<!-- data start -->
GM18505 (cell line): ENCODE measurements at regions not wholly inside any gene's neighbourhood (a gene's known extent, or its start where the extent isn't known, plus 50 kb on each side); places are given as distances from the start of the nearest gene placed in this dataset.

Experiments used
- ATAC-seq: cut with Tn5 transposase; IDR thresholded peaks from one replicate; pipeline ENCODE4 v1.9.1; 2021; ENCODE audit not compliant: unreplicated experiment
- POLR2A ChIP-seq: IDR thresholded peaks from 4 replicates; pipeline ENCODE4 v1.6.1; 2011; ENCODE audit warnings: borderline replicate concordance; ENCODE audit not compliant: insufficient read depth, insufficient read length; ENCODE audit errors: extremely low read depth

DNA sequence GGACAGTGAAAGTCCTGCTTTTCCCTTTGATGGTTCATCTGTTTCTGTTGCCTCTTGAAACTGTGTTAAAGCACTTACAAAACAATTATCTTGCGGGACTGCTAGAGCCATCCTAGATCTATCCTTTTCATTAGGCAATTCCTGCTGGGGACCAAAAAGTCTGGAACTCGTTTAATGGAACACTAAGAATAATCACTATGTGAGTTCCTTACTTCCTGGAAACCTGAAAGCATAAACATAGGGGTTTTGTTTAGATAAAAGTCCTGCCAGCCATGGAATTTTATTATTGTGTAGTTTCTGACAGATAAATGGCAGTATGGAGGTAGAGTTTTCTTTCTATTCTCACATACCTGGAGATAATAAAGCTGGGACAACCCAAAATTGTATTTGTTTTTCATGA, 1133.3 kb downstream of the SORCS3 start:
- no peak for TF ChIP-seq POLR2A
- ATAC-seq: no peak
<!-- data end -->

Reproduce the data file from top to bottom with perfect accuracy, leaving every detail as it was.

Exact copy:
GM18505 (cell line): ENCODE measurements at regions not wholly inside any gene's neighbourhood (a gene's known extent, or its start where the extent isn't known, plus 50 kb on each side); places are given as distances from the start of the nearest gene placed in this dataset.

Experiments used
- ATAC-seq: cut with Tn5 transposase; IDR thresholded peaks from one replicate; pipeline ENCODE4 v1.9.1; 2021; ENCODE audit not compliant: unreplicated experiment
- POLR2A ChIP-seq: IDR thresholded peaks from 4 replicates; pipeline ENCODE4 v1.6.1; 2011; ENCODE audit warnings: borderline replicate concordance; ENCODE audit not compliant: insufficient read depth, insufficient read length; ENCODE audit errors: extremely low read depth

DNA sequence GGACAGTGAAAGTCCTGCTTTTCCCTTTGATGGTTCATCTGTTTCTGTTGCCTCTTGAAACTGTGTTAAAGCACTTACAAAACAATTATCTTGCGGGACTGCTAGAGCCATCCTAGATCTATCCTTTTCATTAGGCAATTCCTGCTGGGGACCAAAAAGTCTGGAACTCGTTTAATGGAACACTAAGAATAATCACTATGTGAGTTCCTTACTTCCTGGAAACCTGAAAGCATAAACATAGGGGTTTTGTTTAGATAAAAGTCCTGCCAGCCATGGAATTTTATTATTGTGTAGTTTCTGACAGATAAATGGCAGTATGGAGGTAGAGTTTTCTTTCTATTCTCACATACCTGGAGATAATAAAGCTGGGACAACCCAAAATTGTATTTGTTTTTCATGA, 1133.3 kb downstream of the SORCS3 start:
- no peak for TF ChIP-seq POLR2A
- ATAC-seq: no peak